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Marion St Joan Galid, promoting their tuhau-infused beauty scrub products at the Gaya Street Sunday market in Kota Kinabalu. Pix by EDMUND SAMUNTING.
‘Love, Lusie’ founders Deiseree Daniel Jambun (left) and Marion St Joan Galid. Pix by EDMUND SAMUNTING

KOTA KINABALU: The use of the Bornean ‘tuhau’ plant as a key ingredient in a range of health, food and beauty products is gaining popularity among Malaysian entrepreneurs – and placing the highly-beneficial local herb in the spotlight.

Although commonly used as traditional food ingredient in Sabah, Kadazandusun cousins Deiseree Daniel Jambun and Marion St Joan Galid decided to take a different approach to tuhau and incorporated its extract into their ‘Love, Lusie’ beauty scrubs.

The move made them the first in the world to use the plant as a beauty product ingredient.

Scientifically known as etlingera coccinea, tuhau, or wild ginger, is endemic to Borneo. The plant is commonly found in the jungles of Sabah and Sarawak, and they are believed to be rich in antioxidants and antibacterial properties.

Deiseree, founder of Love, Lusie, said the idea of incorporating tuhau into beauty products came when she was eating pickled tuhau at her home in Kuala Lumpur last year.

“It came out of the blue and I texted my cousin (Marion), and the next thing we knew, we were already experimenting and distributing test products to our relatives and friends.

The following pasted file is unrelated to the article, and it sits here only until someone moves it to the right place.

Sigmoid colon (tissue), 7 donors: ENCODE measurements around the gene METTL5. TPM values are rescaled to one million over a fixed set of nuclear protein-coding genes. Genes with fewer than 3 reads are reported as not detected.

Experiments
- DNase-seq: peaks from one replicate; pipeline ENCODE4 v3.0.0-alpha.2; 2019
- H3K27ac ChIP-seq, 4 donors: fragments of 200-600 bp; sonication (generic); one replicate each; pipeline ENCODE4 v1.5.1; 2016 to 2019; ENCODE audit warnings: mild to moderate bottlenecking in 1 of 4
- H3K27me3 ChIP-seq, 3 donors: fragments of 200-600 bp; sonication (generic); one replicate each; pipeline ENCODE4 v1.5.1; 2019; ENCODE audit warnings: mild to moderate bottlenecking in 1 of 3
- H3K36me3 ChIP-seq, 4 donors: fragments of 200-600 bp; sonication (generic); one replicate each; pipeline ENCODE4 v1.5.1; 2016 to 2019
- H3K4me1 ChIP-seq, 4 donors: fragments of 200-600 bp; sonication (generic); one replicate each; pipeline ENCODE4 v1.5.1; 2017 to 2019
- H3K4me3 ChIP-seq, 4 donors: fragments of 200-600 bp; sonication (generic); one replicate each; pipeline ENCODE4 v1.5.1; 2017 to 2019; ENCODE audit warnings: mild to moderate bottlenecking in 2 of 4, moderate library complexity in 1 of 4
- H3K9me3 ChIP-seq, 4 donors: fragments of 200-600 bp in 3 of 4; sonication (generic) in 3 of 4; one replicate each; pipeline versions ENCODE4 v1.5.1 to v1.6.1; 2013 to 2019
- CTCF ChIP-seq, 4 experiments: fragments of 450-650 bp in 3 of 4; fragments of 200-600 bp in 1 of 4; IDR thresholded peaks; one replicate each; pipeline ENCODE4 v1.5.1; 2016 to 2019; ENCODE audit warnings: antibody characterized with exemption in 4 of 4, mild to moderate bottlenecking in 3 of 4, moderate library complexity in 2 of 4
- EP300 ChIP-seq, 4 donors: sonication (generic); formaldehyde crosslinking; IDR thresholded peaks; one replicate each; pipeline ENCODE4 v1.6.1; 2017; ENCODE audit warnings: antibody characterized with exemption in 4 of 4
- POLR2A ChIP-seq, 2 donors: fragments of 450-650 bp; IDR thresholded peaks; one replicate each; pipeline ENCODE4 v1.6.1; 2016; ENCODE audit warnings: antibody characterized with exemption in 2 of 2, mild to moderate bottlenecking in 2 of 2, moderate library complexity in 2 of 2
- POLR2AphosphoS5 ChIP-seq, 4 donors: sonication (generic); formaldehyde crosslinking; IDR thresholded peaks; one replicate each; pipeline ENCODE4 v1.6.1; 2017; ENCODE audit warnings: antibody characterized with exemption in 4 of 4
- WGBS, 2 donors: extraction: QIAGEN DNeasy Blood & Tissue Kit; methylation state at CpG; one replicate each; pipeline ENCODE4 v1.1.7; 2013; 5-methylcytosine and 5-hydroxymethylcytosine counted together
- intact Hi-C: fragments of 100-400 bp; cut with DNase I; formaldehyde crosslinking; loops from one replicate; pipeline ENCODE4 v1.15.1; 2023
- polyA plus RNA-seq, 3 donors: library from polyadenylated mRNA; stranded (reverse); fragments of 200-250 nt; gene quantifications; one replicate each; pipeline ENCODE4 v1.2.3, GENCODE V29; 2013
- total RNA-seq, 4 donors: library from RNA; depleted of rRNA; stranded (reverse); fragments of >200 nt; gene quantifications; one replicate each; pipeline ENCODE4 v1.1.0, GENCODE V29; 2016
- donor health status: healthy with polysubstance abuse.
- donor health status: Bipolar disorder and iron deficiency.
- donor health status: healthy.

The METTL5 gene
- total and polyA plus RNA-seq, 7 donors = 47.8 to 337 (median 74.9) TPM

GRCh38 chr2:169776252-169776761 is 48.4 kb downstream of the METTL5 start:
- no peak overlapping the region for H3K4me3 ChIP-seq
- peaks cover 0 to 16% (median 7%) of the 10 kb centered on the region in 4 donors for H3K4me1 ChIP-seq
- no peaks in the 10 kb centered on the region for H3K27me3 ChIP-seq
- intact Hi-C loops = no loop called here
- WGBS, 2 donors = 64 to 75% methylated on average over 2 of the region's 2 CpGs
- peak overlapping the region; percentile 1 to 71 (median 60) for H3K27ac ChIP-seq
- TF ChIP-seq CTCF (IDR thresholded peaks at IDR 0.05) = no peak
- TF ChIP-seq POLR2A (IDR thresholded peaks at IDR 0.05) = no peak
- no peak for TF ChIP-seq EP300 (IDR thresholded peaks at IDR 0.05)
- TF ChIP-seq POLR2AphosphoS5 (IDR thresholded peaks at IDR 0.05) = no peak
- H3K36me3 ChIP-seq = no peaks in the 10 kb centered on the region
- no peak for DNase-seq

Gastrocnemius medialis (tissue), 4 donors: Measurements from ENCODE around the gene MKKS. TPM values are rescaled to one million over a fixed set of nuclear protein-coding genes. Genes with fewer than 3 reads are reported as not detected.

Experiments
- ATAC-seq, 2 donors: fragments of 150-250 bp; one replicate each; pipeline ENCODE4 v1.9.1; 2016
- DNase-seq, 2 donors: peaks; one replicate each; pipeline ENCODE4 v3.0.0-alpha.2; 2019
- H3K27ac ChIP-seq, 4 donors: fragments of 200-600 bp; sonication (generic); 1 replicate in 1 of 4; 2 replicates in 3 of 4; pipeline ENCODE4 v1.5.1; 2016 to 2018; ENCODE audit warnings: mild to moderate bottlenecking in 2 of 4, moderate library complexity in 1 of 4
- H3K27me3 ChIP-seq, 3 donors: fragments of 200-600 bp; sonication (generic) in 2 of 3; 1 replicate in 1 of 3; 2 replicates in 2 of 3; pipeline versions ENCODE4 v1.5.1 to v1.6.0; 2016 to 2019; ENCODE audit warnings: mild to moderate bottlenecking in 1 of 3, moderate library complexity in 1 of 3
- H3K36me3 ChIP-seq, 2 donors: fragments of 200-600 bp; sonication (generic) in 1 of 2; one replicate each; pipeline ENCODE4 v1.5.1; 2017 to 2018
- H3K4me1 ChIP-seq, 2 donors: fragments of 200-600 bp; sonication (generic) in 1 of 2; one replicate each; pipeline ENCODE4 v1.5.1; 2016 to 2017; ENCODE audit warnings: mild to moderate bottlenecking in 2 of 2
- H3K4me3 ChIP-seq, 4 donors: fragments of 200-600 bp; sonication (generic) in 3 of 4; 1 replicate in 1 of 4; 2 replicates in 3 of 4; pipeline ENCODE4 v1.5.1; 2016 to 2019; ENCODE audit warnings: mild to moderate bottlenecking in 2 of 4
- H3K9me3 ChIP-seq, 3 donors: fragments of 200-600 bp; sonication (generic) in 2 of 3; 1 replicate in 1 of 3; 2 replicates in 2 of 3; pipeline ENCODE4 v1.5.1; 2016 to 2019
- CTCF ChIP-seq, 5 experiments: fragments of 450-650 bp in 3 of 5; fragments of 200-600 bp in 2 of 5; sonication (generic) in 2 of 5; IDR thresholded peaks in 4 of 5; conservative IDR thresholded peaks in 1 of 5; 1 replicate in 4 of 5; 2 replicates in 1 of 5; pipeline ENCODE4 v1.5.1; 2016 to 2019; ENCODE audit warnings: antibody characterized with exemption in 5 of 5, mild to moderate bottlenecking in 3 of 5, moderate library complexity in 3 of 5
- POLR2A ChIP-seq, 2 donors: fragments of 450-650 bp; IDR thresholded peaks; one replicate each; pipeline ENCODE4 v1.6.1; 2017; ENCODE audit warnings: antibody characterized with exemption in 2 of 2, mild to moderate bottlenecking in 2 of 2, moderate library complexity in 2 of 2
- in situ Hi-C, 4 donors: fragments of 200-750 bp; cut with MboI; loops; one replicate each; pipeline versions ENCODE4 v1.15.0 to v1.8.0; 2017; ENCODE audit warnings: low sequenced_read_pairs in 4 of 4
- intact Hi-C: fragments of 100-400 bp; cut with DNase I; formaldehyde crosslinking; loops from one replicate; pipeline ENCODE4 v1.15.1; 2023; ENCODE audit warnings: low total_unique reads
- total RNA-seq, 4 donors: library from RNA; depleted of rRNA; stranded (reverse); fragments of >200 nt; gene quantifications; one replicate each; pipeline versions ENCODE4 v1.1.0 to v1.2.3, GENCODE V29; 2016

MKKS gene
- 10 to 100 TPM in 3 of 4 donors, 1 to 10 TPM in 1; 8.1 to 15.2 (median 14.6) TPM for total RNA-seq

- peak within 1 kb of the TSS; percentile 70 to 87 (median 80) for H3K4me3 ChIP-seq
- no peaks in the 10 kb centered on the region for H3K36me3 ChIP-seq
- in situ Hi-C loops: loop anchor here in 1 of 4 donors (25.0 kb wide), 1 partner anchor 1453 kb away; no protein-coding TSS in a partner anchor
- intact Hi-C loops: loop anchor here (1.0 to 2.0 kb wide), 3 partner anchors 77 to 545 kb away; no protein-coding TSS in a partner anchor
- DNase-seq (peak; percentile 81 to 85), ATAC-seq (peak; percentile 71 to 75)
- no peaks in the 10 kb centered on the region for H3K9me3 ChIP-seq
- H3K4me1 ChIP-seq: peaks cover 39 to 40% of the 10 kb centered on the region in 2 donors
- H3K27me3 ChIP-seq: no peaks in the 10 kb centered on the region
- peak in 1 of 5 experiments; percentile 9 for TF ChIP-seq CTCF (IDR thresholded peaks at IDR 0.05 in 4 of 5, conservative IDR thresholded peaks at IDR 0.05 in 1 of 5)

“It took us about three months to finally release them for sale in Aug last year. Since then, we have kept receiving positive feedback and orders," she said.

Their tuhau-infused beauty scrub is a certified hit with consumers, with marketgoers thronging the Love, Lusie booth at the Sunday market in Gaya Street here today. Customers could take their pick from scrubs for the body, face and lips.

The indigenous people of Sabah have, for generations, been using tuhau as a traditional remedy for stomach pains as well as wounds – apart from using it as a food ingredient.

For wounds, young tuhau shoots would be dipped in water and placed on the injured area.

"Post-partum women also use it to remove body odour.

“(Indigenous people) use tuhau as their primary plant for medicine, because they know it is effective.

“To make our product a success, we engaged with experts who study Bornean wild ginger. Tuhau has a pungent smell, so we also worked with experts on removing the odour.

“We are currently conducting research and development on a deodorant product, and it will hopefully be out soon,” said Deiseree.

The quirky brand name Love, Lusie, by the way, was inspired by their grandmother, Lusinah Ho Nga Hon, who passed away in Dec last year.

“She was the one who introduced our parents, and eventually her grandchildren, to tuhau. She inspired us in many ways and told us not to forget our roots.

“I remember telling my grandmother about our (tuhau-based) scrubs. She shook her head and said ‘Itu tuhau untuk makan’ (tuhau is to be eaten) – but Grandma Lusie encouraged us nonetheless.

“She never (got around to trying) our scrubs, but we are glad to have come up with the products to remember her by,” said Deiseree, adding that Lusinah, who was fondly known as Lusie, died at the age of 78.

Meanwhile, Marion said marketing tuhau in beauty products is also a way for them to create awareness about the beneficial plant, especially among Peninsular Malaysians who are not familiar with it.

“It can be quite challenging to market tuhau in West Malaysia, but it does not stop us from promoting the benefits of the plant, and what our state has to offer.

Marion added that they use social media to promote their products, stressing that it is part of their plan to bring tuhau to international prominence.

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